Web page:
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RPG publisher Legendary Games apologises for racist Pathfinder and D&D 5E supplement

“Horrifically tone-deaf, but timing was just one part of the problem.”

RPG designer Jason Nelson published a letter to Legendary Games’ website March 18th apologising for the “inherently culturally insensitive” Asian Spell Compendium tabletop supplement, which had been announced earlier that day.

The Asian Spell Compendium had been advertised in a now-deleted tweet as “an awesome array of Asian-inspired magical spells” that players could use in Pathfinder 1E and 2E, as well as Dungeons & Dragons 5E campaigns. Revised from the original 2016 publication by Nelson and Mike Welham, it compiled 100 spells “inspired by the mysteries of the Orient”. A screenshot from indie designer HTTPaladin shows examples such as a “marvelous chopsticks” enchantment, “punji pit” and “rain of sacred lotus petals”.

The public outcry was immediate, pointing out the obvious Orientalism of reducing a vast swatch of culturally distinct countries to flavour and inspiration. Others pointed out that such a short-sighted move hit particularly hard given the recent racism-motivated murder of eight women - six of them Asian - in Atlanta, Georgia by a white man.

This is coupled with a rise in hate crimes against Asian-Americans over the past year in the US and other countries whose leaders perpetuated racist lies about the COVID-19 pandemic being tied to China, or other East Asian countries.

Nelson deleted the tweet the next day and pulled all other advertising for the Asian Spell Compendium. Soon after, he published the apology and shared it online with a short message: “Thanks for the great and needed feedback on our recent book announcement and its terrible timing and inherently tone-deaf cultural issues.”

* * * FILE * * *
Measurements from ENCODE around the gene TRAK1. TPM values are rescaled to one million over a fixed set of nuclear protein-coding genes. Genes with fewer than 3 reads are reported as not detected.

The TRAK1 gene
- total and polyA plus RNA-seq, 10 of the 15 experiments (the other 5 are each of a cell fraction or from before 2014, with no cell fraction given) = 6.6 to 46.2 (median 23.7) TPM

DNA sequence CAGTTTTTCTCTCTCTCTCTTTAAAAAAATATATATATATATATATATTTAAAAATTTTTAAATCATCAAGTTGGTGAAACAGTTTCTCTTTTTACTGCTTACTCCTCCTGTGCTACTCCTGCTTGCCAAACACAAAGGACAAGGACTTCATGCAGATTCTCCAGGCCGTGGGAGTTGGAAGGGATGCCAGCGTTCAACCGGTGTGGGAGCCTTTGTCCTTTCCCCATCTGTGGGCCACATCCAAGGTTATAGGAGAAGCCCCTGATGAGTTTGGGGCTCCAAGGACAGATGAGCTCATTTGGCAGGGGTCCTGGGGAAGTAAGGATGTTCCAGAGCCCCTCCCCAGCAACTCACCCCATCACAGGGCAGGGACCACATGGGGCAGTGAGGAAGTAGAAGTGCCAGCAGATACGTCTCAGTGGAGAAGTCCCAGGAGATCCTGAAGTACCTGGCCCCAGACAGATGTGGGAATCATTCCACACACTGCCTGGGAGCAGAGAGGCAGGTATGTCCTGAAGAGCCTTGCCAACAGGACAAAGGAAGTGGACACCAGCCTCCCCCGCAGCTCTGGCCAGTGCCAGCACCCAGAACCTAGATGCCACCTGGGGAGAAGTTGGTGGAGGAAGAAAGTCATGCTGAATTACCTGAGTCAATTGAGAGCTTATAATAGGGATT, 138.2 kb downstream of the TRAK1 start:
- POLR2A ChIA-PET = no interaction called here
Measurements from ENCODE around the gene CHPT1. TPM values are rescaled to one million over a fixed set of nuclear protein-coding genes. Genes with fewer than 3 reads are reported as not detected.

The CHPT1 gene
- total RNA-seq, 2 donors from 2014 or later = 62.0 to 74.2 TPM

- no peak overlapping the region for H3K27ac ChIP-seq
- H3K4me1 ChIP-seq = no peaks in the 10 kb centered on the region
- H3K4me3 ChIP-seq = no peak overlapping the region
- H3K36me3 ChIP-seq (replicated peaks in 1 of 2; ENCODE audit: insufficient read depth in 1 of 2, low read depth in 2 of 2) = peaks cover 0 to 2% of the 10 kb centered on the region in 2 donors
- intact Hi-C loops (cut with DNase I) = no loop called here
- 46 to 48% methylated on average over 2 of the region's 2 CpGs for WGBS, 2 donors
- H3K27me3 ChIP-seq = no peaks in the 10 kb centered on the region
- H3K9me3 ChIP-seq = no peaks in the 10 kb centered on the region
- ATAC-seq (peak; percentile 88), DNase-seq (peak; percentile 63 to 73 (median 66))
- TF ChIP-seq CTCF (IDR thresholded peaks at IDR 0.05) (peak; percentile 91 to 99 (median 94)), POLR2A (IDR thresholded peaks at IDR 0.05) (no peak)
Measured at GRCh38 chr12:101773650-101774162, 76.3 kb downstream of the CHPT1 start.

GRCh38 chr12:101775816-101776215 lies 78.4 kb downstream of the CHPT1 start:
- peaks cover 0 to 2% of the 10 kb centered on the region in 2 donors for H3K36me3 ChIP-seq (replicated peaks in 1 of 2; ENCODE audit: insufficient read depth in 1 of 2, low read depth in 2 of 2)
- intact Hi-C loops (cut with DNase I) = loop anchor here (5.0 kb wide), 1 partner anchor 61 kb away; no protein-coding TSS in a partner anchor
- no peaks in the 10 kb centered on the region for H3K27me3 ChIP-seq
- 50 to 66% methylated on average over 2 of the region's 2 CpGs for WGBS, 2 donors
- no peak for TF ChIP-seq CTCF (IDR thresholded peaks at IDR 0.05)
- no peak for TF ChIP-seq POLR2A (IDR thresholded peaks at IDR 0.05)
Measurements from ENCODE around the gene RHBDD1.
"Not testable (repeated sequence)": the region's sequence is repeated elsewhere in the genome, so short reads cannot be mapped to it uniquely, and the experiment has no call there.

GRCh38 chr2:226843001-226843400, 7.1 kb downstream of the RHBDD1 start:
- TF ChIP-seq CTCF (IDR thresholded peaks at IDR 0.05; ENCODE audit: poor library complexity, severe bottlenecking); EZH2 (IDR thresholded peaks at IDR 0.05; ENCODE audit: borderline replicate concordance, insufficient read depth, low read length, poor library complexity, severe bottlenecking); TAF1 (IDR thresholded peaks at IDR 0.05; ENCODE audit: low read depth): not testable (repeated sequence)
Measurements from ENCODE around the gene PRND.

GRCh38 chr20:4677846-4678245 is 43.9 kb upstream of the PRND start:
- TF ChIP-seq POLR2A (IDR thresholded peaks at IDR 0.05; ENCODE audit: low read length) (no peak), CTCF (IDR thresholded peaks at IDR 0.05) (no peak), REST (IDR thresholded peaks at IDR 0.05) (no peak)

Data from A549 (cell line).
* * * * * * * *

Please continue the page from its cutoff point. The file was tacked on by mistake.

In the letter, Nelson talks about his own family’s history with systemic racism and xenophobia, citing a member who was sent to the Tule Lake, California concentration camp during WWII. He also spoke about the privilege of not needing to consider how or when Legendary Games publishes its works.

“In this case, I didn’t really think about the impact of the content or the horrific cultural context going on while I had my head down in the grind. As the owner and publisher, that’s all on me, and I’m sorry.”

He goes on to comment on the tabletop hobby’s historical trend of Orientalism and commodification of Asian culture for consumption by a predominantly white player base. The lack of creators with lived experience to guide design perpetuates that history, and Nelson specifically mentioned rethinking the studio’s hiring processes.

“Legendary Games has a deep bench of Asian artists among our contributors and they’ve made all of our products look more amazing, but authors? Not so much. We can do better, and we’ve been reaching out recently to add needed diversity to our authorial roster.”

The response to Nelson’s letter seems to be cautiously supportive. HTTPaladin created a second thread talking about why this apology rang more sincere to him than others in the past, citing its lack of excuses and clearly explaining next steps. He also backpedaled on some personal insults used in the first thread, telling Dicebreaker in a direct message that the past week had left him understandably angry.

“To be clear: I condemn the product in the form it was in, and I do regret the harsh language I took against them and their character,” Paladin said.

In addition to pulling the Asian Spell Compendium, Legendary Games has removed the Far East Adventures line of supplements from its online store until the team can decide how it wants to address its future. It has also delayed a Kickstarter campaign meant to fund work on the upcoming Asian Monsters supplement, which Nelson claims will have substantially more direct involvement by Asian creators than past work.


Chase Carter avatar

Chase Carter

Contributor

Chase is a freelance journalist and media critic. He enjoys the company of his two cats and always wants to hear more about that thing you love. Follow him on Twitter for photos of said cats and retweeted opinions from smarter folks.

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